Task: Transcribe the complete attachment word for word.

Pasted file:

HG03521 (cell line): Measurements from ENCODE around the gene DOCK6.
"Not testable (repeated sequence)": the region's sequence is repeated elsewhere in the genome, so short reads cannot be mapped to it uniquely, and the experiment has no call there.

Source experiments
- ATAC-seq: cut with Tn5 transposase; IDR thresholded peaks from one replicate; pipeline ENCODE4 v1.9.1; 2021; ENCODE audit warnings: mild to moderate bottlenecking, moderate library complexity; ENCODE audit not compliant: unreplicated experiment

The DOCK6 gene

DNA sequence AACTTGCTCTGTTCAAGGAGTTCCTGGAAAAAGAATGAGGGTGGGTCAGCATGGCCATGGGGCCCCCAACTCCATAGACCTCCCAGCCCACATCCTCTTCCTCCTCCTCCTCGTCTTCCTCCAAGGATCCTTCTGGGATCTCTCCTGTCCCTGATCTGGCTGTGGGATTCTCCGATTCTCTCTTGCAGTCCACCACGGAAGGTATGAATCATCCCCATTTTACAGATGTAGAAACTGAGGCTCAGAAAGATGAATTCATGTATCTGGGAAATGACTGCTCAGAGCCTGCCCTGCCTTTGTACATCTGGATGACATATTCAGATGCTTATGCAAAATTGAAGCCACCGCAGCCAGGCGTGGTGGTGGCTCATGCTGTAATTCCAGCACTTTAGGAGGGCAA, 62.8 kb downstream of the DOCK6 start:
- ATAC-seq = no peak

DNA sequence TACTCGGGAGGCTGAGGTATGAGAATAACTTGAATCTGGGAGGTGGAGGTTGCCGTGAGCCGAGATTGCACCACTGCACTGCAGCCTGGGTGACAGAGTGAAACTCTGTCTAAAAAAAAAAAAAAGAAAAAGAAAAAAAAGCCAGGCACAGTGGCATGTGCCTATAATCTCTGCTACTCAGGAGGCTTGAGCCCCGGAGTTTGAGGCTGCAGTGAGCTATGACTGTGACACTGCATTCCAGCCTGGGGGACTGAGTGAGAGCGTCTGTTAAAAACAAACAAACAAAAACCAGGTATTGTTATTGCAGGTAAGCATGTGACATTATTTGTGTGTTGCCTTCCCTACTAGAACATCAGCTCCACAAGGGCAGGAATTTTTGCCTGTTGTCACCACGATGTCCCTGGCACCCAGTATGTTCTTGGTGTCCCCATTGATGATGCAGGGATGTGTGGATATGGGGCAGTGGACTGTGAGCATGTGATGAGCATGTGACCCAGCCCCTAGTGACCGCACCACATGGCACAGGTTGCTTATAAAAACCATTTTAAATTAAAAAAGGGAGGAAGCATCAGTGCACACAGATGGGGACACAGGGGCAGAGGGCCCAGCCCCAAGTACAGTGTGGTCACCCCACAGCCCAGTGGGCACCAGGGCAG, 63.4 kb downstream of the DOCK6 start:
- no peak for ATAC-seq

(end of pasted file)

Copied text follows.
HG03521 (cell line): Measurements from ENCODE around the gene DOCK6.
"Not testable (repeated sequence)": the region's sequence is repeated elsewhere in the genome, so short reads cannot be mapped to it uniquely, and the experiment has no call there.

Source experiments
- ATAC-seq: cut with Tn5 transposase; IDR thresholded peaks from one replicate; pipeline ENCODE4 v1.9.1; 2021; ENCODE audit warnings: mild to moderate bottlenecking, moderate library complexity; ENCODE audit not compliant: unreplicated experiment

The DOCK6 gene

DNA sequence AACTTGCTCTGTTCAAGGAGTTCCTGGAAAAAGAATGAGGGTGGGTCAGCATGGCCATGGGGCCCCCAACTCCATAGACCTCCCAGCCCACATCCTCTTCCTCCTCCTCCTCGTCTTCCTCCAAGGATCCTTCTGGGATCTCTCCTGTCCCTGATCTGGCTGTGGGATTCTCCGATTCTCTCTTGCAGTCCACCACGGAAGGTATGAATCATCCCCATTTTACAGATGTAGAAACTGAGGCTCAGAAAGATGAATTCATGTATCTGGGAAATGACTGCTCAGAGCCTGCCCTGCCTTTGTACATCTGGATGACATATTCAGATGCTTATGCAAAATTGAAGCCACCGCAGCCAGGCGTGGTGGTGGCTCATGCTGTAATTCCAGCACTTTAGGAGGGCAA, 62.8 kb downstream of the DOCK6 start:
- ATAC-seq = no peak

DNA sequence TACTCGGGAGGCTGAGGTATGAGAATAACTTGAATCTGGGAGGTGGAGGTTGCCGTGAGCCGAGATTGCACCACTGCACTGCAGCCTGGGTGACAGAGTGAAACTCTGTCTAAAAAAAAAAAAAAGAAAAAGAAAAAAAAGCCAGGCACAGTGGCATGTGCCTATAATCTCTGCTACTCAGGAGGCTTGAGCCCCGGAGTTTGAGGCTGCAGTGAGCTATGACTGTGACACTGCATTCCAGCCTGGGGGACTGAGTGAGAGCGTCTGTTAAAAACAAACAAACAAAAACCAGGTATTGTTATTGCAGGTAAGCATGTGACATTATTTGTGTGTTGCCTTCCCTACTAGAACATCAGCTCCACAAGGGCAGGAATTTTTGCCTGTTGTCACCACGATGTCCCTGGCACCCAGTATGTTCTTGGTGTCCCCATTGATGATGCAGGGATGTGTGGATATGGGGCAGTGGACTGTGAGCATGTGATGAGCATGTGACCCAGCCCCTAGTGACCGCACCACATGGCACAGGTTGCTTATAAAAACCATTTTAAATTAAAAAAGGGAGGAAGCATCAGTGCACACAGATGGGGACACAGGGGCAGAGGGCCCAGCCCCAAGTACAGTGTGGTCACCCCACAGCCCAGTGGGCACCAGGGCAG, 63.4 kb downstream of the DOCK6 start:
- no peak for ATAC-seq